Early in his presidential campaign, Obama called for eliminating the FFEL program but did not highlight the issue during the general election or his presidential transition.
In fact, the first warning shot to the lending industry came in late January on the White House Web site under the “End Wasteful Government Spending— section. The words “elimination of subsidies to the private student loan industry— were quietly tucked between calls to end subsidies to oil and gas companies and to tackle wasteful spending in Medicare.
One thing uniting the groups is the acknowledgement that they have to do a better job letting policymakers and the public know about the losses that they say will come if their services are eliminated, including 30,000 industry jobs and the loss of innovation that comes from market competition.
“This is a 45-year-old program that serves almost 5,000 schools and six million borrowers per year,— said one lobbyist for the private lending industry. “We haven’t convinced people what will happen if the lights are turned out.—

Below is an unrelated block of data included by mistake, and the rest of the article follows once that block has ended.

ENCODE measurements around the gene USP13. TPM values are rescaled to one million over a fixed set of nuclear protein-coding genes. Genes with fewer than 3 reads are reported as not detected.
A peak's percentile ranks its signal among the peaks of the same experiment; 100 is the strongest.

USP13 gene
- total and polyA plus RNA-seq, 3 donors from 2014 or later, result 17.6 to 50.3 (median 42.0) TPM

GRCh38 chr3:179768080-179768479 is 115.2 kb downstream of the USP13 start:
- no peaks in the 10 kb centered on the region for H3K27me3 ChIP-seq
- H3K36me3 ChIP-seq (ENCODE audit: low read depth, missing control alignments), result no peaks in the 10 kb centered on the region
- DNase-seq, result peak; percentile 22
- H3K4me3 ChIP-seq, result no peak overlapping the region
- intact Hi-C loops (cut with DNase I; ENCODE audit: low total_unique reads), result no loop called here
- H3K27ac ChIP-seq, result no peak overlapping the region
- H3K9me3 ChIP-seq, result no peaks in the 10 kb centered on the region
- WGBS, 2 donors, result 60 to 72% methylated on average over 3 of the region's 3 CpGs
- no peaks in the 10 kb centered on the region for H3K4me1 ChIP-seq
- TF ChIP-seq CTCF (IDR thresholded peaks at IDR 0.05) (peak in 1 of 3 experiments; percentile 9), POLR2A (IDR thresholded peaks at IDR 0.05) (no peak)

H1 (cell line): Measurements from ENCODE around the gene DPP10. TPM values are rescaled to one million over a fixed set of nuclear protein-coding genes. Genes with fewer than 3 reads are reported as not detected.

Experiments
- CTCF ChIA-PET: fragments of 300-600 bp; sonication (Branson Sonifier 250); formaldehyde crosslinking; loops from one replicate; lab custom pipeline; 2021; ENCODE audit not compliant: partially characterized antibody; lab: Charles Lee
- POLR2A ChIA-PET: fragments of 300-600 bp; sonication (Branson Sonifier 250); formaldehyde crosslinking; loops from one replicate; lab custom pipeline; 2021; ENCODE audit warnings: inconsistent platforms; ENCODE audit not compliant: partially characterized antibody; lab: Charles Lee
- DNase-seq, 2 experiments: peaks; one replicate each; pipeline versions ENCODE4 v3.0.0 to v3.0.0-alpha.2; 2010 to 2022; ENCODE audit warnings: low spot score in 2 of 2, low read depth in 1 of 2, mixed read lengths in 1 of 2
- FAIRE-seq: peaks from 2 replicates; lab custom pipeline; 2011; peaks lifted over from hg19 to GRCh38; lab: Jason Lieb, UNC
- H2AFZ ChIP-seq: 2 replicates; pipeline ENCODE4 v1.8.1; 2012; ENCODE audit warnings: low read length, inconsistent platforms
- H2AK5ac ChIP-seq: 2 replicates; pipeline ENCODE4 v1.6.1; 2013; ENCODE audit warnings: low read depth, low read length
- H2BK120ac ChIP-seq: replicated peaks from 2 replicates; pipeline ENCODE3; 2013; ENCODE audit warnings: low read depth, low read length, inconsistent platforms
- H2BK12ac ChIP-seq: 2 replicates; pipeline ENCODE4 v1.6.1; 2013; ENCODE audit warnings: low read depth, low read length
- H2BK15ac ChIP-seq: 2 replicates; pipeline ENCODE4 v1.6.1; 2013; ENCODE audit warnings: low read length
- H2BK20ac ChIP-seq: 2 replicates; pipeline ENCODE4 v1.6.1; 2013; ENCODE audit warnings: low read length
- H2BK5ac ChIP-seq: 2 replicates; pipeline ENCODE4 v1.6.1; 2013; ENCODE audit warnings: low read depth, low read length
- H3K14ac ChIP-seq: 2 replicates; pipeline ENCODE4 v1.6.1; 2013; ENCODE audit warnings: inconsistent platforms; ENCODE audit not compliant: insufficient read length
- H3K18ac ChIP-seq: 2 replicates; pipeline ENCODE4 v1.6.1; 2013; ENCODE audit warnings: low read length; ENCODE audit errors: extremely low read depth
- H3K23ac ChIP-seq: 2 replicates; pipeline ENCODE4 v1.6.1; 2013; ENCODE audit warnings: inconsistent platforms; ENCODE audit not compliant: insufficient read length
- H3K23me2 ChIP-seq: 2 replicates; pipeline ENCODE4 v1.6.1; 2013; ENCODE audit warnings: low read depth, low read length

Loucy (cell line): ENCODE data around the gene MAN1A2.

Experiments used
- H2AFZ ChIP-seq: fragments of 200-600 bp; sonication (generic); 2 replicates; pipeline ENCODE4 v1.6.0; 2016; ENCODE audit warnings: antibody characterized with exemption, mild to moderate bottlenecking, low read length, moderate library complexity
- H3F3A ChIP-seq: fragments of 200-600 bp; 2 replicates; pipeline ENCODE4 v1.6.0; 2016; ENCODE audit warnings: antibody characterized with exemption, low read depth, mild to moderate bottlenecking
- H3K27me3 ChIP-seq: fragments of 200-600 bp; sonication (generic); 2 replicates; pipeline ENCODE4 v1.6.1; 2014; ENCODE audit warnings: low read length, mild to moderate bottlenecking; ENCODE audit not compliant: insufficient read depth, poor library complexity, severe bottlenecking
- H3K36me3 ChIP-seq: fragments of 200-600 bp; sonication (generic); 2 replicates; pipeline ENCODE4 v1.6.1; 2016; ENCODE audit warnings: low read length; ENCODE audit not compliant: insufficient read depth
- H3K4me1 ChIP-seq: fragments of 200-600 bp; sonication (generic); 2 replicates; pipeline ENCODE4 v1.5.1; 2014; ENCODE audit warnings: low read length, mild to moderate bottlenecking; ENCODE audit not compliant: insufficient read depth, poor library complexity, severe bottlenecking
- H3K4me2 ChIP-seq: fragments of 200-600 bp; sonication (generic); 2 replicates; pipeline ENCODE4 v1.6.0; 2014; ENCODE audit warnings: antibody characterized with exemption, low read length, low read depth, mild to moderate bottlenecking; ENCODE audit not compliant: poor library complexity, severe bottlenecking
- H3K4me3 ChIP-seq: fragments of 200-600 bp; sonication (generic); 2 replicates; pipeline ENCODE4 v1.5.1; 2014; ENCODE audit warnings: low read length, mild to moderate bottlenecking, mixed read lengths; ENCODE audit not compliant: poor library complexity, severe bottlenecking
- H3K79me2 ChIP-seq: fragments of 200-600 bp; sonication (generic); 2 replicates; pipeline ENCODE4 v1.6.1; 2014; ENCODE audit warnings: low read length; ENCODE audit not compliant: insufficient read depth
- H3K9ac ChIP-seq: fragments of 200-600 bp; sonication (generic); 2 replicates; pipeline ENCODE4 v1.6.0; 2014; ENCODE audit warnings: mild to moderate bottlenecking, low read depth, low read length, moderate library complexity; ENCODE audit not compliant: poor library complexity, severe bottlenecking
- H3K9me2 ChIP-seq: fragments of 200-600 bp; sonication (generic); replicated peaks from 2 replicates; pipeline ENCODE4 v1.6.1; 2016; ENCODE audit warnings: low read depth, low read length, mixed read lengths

Sallie Mae took a very visible step in addressing that problem, dispatching CEO Albert L. Lord to the company’s loan center in Wilkes-Barre, Pa., earlier this month for a town-hall meeting to announce the return of 2,000 jobs that were sent overseas in 2007. Standing by his side at the meeting were two Democratic lawmakers from the state, Sen. Bob Casey and Rep. Paul Kanjorski.
The recognition that, despite competing interests, the industry’s stakeholders are on the same page, gives hope to those seeking common ground.
“When you have something on the table to kill your industry, people react to that,— said Kevin Bruns, executive director of America’s Student Loan Providers. “But as legislative deadlines approach, I think we’ll see consensus develop.—